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The Australian-made SLAUGHTERED is the sort of movie that shouldn’t get overlooked in the current resurgence of slasher films, which includes all the franchise remakes/reimaginings like HALLOWEEN/FRIDAY THE 13TH, new attempts to establish unstoppable killers such as HATCHET and LAID TO REST or its low-budget, comical Aussie contemporary I KNOW HOW MANY RUNS YOU SCORED LAST SUMMER. To put it simply, SLAUGHTERED has been made by someone with more than a clue, and who has been as relentless as any disfigured maniac to get her movie across the finish line without sacrificing the entertainment experience.
Kate Glover, now living in the UK with no less than John Landis attached to direct another of her projects, might not be the first female from Down Under to write, produce and direct a horror feature; South Australian Sue Brown and her downbeat wonder FAMILY DEMONS beat SLAUGHTERED at the postproduction line. But she more than ably demonstrates with SLAUGHTERED that women can produce slasher sagas as powerful—and, at this stage of the game, as interesting or more so—as the contributions of her male counterparts from anywhere in the world, and on a limited budget! SLAUGHTERED was developed by Glover while pulling beers in a pub, and thus largely takes place at a solid brick establishment on the edge of town that looks like it was designed to withstand any biker war or similar sort of cataclysmic activity.
As the movie opens, we join an after-hours staff drinking session that gives way to the bloody but hardly graphic demise of an unfortunate local drunk in the parking lot. His disappearance goes largely unnoticed until a further body count is well underway the next night. As things crank up again, we become further acquainted with the bar crew and their patrons while the murderer goes to work, and several of the characters have a variety of reactions to the events that follow. From having a simple ice fight for fun to everyone constantly bitching about each other, the characters in SLAUGHTERED obviously come directly from Glover’s experience, and that grounds it in a reality that could allow it to resonate with a much wider audience than your average stalk-and-slay flick.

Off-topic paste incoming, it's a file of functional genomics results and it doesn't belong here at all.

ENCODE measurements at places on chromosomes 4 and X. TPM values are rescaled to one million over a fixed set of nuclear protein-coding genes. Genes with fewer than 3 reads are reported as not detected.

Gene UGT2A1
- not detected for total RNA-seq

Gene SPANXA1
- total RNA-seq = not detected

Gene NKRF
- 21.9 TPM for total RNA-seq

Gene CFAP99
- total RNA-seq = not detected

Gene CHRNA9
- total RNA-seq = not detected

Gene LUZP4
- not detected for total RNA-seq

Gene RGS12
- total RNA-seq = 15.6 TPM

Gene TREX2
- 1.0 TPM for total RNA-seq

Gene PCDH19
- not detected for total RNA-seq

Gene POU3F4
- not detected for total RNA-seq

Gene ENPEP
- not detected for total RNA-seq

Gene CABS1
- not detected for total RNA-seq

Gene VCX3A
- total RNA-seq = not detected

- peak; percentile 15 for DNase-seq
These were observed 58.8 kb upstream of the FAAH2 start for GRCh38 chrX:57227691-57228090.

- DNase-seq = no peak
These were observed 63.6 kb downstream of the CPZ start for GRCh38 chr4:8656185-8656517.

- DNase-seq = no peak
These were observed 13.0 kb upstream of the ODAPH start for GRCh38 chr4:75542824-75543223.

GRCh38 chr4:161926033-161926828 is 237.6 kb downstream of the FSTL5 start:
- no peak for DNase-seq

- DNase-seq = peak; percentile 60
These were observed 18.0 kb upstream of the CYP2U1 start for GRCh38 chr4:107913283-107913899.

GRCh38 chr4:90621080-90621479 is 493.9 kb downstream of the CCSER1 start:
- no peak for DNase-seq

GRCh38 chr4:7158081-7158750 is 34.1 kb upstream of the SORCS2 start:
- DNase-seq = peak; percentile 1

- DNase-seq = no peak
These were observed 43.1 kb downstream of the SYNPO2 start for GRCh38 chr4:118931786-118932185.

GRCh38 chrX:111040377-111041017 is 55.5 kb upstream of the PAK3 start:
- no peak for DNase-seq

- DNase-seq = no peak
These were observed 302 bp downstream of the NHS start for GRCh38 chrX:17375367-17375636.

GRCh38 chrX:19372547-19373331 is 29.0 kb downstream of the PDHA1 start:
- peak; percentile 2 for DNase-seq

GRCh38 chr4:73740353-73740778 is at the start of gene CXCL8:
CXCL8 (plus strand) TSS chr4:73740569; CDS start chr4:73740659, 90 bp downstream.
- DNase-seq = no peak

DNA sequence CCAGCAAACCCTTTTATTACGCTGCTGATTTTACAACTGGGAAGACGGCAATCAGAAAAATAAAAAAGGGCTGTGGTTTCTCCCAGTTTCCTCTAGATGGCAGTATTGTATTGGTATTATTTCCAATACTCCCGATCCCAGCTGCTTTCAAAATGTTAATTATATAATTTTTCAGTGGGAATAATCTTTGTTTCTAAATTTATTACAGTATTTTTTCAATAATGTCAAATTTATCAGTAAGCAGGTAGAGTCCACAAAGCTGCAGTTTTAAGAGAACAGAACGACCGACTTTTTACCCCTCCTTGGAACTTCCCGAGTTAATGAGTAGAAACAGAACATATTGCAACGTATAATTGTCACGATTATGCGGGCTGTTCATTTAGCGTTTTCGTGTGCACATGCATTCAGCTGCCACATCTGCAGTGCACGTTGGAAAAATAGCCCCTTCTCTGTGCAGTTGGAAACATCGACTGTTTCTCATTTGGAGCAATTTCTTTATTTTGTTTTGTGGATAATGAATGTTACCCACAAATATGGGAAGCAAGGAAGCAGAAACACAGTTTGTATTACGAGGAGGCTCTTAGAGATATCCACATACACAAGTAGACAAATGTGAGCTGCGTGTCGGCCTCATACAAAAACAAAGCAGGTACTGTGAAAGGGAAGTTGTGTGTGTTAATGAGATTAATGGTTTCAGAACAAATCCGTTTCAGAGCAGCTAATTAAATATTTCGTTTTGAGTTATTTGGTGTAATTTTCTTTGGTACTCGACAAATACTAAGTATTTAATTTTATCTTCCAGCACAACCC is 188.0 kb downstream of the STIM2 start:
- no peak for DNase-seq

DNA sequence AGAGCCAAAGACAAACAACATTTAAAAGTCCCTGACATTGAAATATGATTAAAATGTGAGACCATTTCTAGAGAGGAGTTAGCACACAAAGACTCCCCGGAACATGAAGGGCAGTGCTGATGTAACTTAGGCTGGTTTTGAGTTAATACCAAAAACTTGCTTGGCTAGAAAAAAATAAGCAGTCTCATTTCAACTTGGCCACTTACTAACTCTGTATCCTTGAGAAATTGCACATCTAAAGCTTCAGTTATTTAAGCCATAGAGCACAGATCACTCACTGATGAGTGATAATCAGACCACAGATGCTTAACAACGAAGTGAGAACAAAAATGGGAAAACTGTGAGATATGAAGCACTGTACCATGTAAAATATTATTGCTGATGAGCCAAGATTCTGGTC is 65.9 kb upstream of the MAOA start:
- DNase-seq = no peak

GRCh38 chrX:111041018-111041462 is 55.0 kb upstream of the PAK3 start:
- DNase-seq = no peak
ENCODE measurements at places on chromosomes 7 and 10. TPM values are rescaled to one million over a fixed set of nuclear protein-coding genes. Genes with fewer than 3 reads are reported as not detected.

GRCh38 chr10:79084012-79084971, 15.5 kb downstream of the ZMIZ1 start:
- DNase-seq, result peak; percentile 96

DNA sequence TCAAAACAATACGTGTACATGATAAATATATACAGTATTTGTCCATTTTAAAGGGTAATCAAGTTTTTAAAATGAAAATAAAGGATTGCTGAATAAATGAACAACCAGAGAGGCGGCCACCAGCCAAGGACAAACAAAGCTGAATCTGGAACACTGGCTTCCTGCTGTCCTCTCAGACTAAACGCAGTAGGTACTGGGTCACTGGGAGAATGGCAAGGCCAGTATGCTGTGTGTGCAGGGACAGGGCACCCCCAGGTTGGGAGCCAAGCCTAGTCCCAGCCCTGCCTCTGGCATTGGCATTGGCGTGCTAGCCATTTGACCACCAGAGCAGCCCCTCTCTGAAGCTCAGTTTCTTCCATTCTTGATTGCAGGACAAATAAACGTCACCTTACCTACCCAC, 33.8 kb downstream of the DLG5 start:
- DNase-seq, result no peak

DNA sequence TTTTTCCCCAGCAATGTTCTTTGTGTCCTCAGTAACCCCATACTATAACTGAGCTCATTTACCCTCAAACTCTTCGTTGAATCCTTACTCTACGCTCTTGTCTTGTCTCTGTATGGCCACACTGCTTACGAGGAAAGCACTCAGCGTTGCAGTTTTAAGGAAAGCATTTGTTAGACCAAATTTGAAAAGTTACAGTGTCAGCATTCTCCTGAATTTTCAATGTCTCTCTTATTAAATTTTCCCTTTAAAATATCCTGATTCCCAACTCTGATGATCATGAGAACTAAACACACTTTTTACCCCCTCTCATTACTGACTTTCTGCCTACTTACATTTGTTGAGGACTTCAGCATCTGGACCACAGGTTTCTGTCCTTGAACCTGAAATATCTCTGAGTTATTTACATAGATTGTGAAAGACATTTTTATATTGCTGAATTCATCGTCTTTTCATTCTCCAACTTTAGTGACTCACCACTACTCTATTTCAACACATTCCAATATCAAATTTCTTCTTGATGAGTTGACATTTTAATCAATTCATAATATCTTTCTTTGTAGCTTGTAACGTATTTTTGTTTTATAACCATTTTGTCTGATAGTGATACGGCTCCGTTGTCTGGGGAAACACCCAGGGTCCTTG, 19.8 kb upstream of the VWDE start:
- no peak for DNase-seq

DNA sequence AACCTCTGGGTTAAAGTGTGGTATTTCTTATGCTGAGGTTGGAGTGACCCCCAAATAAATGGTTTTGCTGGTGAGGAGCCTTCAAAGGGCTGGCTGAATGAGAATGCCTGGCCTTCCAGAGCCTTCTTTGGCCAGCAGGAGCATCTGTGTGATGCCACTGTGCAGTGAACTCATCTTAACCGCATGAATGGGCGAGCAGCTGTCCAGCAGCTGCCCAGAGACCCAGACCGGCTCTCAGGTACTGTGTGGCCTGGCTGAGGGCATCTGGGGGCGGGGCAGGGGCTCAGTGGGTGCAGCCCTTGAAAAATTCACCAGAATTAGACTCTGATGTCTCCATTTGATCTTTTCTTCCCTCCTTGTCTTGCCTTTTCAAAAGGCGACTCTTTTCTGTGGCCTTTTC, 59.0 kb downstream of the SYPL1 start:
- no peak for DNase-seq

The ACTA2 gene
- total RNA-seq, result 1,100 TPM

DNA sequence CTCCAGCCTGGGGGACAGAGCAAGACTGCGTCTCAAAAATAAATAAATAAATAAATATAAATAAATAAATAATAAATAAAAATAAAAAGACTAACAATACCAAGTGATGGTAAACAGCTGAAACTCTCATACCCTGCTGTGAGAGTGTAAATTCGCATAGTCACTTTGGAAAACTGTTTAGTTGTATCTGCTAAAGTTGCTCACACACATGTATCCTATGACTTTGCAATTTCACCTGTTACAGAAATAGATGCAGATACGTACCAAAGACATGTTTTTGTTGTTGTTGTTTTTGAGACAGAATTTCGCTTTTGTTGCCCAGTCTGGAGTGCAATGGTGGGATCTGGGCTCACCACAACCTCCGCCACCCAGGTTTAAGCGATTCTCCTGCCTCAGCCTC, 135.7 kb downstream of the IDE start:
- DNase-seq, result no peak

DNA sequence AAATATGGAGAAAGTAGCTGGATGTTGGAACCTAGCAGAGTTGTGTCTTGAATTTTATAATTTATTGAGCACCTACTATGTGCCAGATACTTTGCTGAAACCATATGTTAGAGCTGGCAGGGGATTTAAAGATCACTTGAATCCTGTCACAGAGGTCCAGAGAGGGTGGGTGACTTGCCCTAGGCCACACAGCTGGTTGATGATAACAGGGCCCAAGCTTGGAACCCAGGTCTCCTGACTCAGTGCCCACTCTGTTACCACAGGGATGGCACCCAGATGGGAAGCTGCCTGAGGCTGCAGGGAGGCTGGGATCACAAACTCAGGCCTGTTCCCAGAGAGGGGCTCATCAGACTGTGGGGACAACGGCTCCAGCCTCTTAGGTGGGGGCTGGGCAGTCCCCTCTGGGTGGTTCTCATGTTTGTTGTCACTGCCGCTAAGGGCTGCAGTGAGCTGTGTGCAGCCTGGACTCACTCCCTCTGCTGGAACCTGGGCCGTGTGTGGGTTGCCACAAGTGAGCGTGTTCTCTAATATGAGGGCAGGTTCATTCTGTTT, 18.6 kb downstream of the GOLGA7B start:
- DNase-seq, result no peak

Of course, the cloaked killer has to do what he does best, and, armed with a tree surgeon’s saw and a face full of glass (yes, he uses his own head as a slashing device), he begins to apply a variety of lethal wounds as irrational behavior becomes acceptable and survival instincts take over—or fail. What really holds SLAUGHTERED together is the main character of Jamie, played by Chloe Boreham. An unknown face—like the rest of the cast—Boreham is a positive beacon of charisma, charm and believability as she reluctantly takes on the mantle of heroine. Mention must also be made of the guitar-oriented score, which greatly contributes to the pub ambience of the whole production (just don’t expect to hear the track featured in the trailer, seen below).
Sure, SLAUGHTERED has more than its share of plot holes and character defects (our killer, for instance, who is simply that with virtually no backgrounding), but it wins out by sheer persistence. Even the titles, produced by the aptly named Film Butcher, that take grunge graphics to an almost unreadable end cannot stop it. Three cheers, or should that be three beers, for SLAUGHTERED, a little murder movie that you should definitely tap into whenever and wherever you can.
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